WASHINGTON — The Constitution does not protect Rep. Dan Rostenkowski (D-Ill.) from prosecution on charges of political corruption, a federal judge ruled Friday.
Rostenkowski's appeal of that ruling could delay any trial for several months, and more than a year if the matter goes to the Supreme Court.
U.S. District Judge Norma Holloway Johnson turned aside defense arguments that the government's case was an unprecedented intrusion on Congress' constitutional authority to police its own rules. Also rejected was the claim that Rostenkowski was improperly being prosecuted for official legislative acts protected by the Constitution.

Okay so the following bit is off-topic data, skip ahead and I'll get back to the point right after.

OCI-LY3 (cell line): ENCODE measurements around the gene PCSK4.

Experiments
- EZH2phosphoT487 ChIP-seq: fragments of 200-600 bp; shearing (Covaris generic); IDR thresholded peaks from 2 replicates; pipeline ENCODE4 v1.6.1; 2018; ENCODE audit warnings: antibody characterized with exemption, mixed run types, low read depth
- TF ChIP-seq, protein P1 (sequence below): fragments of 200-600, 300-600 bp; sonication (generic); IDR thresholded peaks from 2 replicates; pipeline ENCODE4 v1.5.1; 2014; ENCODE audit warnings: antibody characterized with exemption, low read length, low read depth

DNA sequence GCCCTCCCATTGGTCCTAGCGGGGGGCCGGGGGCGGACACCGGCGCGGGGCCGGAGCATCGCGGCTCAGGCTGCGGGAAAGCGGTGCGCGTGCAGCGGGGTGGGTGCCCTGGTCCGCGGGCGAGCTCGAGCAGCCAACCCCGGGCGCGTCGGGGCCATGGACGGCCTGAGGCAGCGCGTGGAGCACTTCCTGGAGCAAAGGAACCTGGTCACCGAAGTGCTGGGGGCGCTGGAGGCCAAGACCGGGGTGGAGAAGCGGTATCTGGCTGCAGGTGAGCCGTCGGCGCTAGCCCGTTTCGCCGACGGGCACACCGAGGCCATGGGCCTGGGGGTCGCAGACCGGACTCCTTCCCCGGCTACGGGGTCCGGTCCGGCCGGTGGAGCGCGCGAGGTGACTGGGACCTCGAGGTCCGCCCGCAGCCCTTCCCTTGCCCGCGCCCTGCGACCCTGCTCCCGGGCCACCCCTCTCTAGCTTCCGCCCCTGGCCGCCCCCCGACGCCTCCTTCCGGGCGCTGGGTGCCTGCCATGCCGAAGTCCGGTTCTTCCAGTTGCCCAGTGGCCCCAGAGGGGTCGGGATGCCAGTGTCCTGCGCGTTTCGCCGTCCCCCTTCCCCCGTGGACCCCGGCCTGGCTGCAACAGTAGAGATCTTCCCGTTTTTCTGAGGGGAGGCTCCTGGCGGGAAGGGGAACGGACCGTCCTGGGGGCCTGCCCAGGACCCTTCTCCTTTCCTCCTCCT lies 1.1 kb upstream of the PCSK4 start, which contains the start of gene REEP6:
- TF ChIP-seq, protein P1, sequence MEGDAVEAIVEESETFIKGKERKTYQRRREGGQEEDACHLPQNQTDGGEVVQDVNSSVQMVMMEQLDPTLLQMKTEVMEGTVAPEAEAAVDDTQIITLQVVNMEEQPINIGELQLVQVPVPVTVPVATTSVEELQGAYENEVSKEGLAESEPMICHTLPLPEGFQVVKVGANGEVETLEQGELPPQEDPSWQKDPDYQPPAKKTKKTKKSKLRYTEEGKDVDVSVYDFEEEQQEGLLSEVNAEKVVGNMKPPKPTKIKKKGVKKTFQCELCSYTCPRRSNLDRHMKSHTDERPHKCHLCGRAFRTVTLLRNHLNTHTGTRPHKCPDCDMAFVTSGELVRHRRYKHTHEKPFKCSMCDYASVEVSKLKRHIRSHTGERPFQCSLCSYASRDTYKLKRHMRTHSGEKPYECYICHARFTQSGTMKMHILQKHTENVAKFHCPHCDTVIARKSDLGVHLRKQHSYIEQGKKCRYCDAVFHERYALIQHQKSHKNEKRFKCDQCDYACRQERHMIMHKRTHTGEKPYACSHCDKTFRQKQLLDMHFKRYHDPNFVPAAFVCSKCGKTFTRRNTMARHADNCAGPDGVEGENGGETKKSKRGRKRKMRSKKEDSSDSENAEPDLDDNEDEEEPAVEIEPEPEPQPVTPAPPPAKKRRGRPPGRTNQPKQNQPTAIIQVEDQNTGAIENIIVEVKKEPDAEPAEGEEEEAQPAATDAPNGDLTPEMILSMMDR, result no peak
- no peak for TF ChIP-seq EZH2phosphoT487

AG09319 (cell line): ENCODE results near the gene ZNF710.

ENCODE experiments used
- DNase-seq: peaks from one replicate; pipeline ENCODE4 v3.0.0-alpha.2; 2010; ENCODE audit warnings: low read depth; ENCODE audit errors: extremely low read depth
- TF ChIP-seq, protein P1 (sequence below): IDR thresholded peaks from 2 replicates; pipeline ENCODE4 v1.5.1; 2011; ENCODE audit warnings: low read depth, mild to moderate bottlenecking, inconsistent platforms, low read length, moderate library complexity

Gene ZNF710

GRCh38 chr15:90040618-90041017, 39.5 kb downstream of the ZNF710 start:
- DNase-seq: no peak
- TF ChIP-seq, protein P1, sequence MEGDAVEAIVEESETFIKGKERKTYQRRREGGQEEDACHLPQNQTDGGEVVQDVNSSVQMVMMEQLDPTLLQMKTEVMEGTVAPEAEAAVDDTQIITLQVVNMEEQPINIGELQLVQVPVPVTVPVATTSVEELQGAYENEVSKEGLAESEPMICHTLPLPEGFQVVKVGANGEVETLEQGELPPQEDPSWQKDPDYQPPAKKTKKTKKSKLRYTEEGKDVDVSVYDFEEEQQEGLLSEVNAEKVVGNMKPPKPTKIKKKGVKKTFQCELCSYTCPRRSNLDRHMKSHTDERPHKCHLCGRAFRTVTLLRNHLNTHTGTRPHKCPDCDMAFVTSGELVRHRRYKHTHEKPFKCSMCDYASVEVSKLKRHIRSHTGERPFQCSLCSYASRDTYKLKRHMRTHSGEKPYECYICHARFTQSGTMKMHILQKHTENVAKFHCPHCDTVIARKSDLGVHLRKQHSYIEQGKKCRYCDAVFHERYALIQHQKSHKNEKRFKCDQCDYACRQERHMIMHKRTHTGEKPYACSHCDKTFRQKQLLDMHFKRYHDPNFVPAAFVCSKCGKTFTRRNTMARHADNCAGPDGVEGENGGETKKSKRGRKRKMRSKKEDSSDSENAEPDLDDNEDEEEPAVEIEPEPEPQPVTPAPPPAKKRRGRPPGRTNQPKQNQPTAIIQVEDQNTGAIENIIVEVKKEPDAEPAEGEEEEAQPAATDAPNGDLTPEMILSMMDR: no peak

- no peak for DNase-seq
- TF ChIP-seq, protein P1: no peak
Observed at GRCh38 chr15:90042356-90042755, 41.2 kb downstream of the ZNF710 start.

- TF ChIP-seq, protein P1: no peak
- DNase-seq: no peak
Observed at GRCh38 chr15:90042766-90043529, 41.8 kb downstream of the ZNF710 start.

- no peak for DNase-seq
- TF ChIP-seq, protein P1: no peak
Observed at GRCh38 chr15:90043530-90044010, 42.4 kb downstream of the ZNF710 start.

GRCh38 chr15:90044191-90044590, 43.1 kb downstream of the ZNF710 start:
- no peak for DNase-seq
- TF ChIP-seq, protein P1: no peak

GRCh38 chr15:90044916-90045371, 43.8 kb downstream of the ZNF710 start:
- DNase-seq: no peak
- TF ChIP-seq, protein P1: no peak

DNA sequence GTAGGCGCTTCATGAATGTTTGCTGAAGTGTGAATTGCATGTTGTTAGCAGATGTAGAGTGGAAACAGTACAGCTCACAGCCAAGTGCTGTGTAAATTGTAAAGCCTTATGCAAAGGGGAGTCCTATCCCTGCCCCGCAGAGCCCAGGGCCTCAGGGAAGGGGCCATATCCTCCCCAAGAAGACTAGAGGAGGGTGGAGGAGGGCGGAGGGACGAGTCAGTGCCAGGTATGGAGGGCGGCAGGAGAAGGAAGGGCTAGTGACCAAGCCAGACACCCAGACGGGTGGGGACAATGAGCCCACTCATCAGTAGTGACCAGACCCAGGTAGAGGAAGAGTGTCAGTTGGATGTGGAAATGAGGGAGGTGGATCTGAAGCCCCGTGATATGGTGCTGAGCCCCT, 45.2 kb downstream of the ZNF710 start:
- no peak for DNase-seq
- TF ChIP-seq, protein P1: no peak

The judge acknowledged that members of Congress have limited constitutional protection against prosecution.
"But precedent seems to be lacking for the proposition that immunity attaches to a congressman's decision to hire employees whose duties consist of photographing his daughters' weddings, mowing the grass at his summer house or other personal duties," Johnson said.